I can relive that half-hour feeling of 30 years ago instantly.
Now that is an avocado moment.
On the other hand, a female friend creates the magic with mangoes but I have trouble getting past the strings in my teeth.

Desert Cat said...

IS it perhaps a girl thing, boy thing?

No.

BoysMom said...

Oooh, baby plants!
They look very healthy.
The mangos look yummy too. We can hardly ever even get bad ones here, but down in LA last summer had some that were very nice.

prettylady said...

Gracious, boys, such fallacious dichotomies! There is nothing inherently conflictual about mangoes and avocadoes; diced and thrown together with lime, and perhaps a bit of salt and olive oil, they make a splendid salad.

prettylady said...

Someone else likes my baby plants! I love you, Boysmom.

BoysMom said...

I love you too.
It is something, probably, about the sheer fun of an inherently non-competative artist to communicate with.
I do like baby plants. There are some morning glorries just sprouting this morning in my kitchen.
Actually, come to think of it, I like almost all baby things. I especially love the ones climbing all over me right now, but then, they're mine!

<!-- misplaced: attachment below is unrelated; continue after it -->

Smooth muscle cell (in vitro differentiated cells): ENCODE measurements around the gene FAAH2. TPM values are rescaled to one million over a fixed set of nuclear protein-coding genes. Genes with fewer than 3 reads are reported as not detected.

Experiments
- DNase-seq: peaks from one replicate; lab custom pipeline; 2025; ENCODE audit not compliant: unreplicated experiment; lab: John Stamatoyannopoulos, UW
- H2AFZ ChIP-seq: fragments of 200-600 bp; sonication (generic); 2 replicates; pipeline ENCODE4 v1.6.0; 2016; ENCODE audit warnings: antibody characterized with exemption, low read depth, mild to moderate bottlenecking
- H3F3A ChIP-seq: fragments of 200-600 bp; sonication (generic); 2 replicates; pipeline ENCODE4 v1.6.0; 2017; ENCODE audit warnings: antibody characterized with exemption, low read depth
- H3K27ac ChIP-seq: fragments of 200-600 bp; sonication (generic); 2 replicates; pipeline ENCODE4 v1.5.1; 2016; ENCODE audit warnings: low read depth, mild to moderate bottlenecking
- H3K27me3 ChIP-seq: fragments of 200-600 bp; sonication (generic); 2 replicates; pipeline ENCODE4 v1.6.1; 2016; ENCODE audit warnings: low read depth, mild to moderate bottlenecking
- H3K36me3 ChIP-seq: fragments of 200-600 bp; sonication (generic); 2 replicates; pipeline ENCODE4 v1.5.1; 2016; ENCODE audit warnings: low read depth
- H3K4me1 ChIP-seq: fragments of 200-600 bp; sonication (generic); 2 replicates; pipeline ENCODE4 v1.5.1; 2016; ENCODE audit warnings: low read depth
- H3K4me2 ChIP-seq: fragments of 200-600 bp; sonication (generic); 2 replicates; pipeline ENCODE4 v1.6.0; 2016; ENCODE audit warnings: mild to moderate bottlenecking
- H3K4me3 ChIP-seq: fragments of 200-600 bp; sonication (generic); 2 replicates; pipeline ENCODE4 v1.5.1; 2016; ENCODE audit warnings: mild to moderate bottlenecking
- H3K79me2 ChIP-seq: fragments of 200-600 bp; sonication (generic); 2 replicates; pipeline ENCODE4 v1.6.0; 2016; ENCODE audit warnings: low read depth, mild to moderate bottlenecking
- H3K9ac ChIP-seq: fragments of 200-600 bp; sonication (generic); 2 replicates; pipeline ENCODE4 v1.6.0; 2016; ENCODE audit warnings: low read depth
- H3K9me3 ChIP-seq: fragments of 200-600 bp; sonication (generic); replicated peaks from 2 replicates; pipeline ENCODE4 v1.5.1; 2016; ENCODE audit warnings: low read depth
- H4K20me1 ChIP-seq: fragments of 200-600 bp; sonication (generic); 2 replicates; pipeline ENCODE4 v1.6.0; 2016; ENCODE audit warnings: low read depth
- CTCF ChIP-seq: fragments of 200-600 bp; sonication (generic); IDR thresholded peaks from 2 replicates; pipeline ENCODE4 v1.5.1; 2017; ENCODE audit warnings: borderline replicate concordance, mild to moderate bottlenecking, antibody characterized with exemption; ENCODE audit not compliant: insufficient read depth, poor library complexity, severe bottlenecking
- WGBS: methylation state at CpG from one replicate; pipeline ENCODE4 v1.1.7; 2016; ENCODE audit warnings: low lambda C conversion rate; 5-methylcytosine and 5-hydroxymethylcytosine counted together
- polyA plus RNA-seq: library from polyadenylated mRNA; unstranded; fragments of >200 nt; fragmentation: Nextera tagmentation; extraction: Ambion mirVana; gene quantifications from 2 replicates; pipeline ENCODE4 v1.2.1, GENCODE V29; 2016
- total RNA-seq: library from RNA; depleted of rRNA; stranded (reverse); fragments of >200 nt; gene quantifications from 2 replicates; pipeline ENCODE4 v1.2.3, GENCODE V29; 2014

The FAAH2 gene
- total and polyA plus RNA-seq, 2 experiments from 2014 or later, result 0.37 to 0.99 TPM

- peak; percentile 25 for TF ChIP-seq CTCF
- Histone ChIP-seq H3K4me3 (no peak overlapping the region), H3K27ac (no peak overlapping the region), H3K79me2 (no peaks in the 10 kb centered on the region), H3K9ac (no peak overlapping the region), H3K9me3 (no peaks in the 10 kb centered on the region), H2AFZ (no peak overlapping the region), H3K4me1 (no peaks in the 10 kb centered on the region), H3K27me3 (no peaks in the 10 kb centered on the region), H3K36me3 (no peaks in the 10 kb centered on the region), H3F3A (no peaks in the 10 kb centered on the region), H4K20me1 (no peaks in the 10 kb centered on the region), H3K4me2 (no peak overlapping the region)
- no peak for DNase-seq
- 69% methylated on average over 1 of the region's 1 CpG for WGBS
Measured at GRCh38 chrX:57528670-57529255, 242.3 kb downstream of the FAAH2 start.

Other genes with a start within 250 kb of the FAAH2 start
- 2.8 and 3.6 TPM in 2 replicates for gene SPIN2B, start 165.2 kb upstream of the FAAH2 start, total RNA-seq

Morris said...

Mangoes? mmmMMMMMmmmm!

Occasionally we get some really good ones in from Queensland, and they are ambrosia of the gods. Mix some with orange juice? - even better..

Desert Cat said...

Hey, I've got nothing against avocados either. Fresh Guacamole is one step from heaven.

I'd never considered blending mangoes and avocadoes in a salad, but I do believe they'd work ok together.

k said...

That does sound seriously scrumptious. I used to eat all sorts of odd avocados as a child in California; we were blessed with a neighbor who grew an incredible variety of them.

Apparently, they weren't good for shipping. Which is why most of us never realize how various they are.

Those smooth skinned ones, danonymous? So disappointing. We grow those here as *Florida avocadoes* to distinguish them from tasty ones. Sometimes we eat them out of desperation, when Haas is not available. To get that merest whisper of a memory of what an avocado once tasted like.

Oh! And: **MY** mangoes Do Not leave fibers in one's teeth. No no no. Oh, these are smooth...